How did we humans manage to make something as basic as sleep so complicated?  On the surface, sleep is quite simple, but the irony is that advances we have made over the years to make our lives easier have produced a myriad of sleep problems.

Disruption #1:  Light.  In ancient times, when the sun went down, it was time to sleep.  A fire could extend the day somewhat, but without lights, we had little choice but to sleep.  Modern times have no such limitation.  With the advent of electricity, it is now possible to work around the clock.  Overnight shift workers can attest to this.

Suggestion:  Turn off as many lights as possible as the day winds down.  Leave on only the lights necessary for safe movement.

Additional Benefit:  Your electricity bill will go down and your wallet will thank you.

Disruption #2:  Screens.  We now have all manner of stimulus to keep us awake.  Television, computers and smart phones all have vibrant screens specifically designed to stimulate the brain.  It can take quite some time for the brain to ‘quiet down’ even after such screens have been turned off.

Suggestion:  Stop viewing screen at least 45 minutes to one hour prior to your desired bed time in an effort to quiet brain activity.  Reading is a great alternative serving to entertain as well as relax the mind.

Additional benefit:  A recent book revealed one habit of the most successful people.  They all read for self-improvement or education at least 30 minutes each day.  This could be your window for a similar change.

Disruption #3:  Stress.  This is a big one.  In my years of experience as a trainer, one of the common roadblocks to health and wellness improvements is poor sleep habits.  Stress is primary cause of interrupted sleep.

Does this pattern sound familiar?  You go to sleep at your usual hour but wake up at around 2:00 am and are unable to get back to sleep for a length of time.  Unless there is another physical issue such as frequent urination, the culprit is almost always the stress hormone cortisol.

This hormone is vital for our survival, but when secreted in excessive amounts or in the wrong time in our daily cycle. Problems arise quickly.

Suggestion:  1) Meditation.  This can literally wipe away an entire day’s stress.  Sure, I know, you just don’t have time, you have never done that before and your family will think you are weird.  You need to get past this mindset and understand that meditation has been shown to provide significant health benefits beyond improved sleep.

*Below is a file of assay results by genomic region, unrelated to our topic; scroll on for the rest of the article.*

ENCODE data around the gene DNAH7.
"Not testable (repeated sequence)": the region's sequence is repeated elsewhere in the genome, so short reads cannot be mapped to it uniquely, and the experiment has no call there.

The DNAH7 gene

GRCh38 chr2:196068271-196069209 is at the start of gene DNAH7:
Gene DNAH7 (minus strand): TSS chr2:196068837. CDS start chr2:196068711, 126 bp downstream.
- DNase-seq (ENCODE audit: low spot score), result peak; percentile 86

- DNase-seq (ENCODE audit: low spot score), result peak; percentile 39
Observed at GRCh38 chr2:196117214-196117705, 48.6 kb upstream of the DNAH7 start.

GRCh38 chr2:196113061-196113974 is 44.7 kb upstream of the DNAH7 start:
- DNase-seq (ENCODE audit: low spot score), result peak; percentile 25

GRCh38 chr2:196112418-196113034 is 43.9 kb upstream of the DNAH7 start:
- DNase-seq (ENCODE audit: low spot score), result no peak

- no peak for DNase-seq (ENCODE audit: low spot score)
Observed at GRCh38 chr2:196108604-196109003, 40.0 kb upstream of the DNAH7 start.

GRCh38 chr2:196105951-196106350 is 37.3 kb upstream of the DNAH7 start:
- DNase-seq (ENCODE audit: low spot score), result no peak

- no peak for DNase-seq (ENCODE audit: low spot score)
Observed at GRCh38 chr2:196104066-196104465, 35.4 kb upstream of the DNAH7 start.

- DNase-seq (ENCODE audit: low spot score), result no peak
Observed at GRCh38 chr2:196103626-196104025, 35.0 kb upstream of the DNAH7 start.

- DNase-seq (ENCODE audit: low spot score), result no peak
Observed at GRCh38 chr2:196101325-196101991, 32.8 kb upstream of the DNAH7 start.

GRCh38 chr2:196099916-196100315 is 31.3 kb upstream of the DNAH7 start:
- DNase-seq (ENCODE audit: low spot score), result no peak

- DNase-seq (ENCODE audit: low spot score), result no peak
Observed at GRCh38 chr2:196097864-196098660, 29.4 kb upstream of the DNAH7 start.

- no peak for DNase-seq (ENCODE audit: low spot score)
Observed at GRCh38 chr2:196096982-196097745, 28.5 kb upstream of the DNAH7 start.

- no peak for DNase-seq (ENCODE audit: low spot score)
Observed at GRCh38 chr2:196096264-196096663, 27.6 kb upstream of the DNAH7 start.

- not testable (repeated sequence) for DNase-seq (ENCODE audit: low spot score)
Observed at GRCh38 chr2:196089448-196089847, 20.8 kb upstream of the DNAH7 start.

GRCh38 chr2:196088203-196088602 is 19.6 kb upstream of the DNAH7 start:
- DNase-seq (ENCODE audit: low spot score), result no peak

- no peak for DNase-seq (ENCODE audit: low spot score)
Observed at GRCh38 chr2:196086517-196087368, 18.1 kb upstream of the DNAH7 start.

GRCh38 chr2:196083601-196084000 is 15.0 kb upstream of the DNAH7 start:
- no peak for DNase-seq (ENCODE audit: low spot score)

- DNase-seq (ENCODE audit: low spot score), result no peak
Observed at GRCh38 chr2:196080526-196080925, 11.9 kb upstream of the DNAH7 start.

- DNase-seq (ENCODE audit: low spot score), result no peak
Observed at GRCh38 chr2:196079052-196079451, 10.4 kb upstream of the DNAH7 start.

This may mean little more than 5 minutes at the end of the day of quiet time in your favorite chair, preferably in solitude.  Just focusing on your breathing and working your way through all the muscles of the body focusing on relaxing each one in turn.  Yes, there is an app for this!

2) The other way to mitigate cortisol secretion is a natural supplement called cumbersome name of phosphatidylserine.  This supplement has been shown to decrease the release of cortisol.  I have had excellent success with this product recommending it to clients with high-stress lifestyles.  One of them called me to say it was the first time he has slept through the night in years. BTW, email me if you would like me to order this supplement for you.

Additional benefits:  Meditation: A recent article from the Mayo clinic touts the benefits of meditation ranging from physical health improvements, ability to fight disease and improvements in emotional wellbeing.  In addition, these benefits do not stop at the end of the meditation session itself but actually continue of throughout the day.

Phosphatidylserine was originally used in the battle against Alzheimer’s Disease based upon its ability to improve brain function.

Disruption #4:  Inability to fall asleep.  This one is closely related to stress above, but we have another weapon here.  A huge portion of the population has decreased levels of magnesium.  Correcting this deficiency has been shown to improve the ability to get a good night’s sleep.  The great part about this solution is that magnesium is quite inexpensive.

Suggestion:  Try about 120-150mg of magnesium before bedtime.  Again it is inexpensive and readily available just about anywhere.

Disruption #5:  A lack of physical movement.  If you have like many people, your job or even your daily pattern results in a lot of sitting or relative inactivity.  In addition to the health consequences reported in the media recently regarding long periods of sitting, you simply do not burn off enough energy to create a healthy end-of-the-day fatigue state.

Our bodies are designed for movement; carrying, dragging, lifting, etc.  Without these movements to tire our bodies, we may lack the ability to drop into a comfortable sleep.

The trauma to our systems is NOT a rigorous workout.  The trauma to our health comes from the lack thereof. 

If you have sleep troubles, there is a good chance to cause falls into one of these categories.  You will need to experiment to find out which one is your issue.  I strongly recommend trying these suggestions one-at-a-time to better pinpoint the cause.

Once you have corrected your sleep habits, you will immediately see improvements in virtually every other aspect of your life.  It’s that important.

Let me know what you think.  Have you found a helpful way to getting to sleep you would like to share?  Do you have a different issue that keeps you awake?  If so, I’m sure there is someone else facing the same problem.  Post a comment and let’s fix it!

Committed to your health!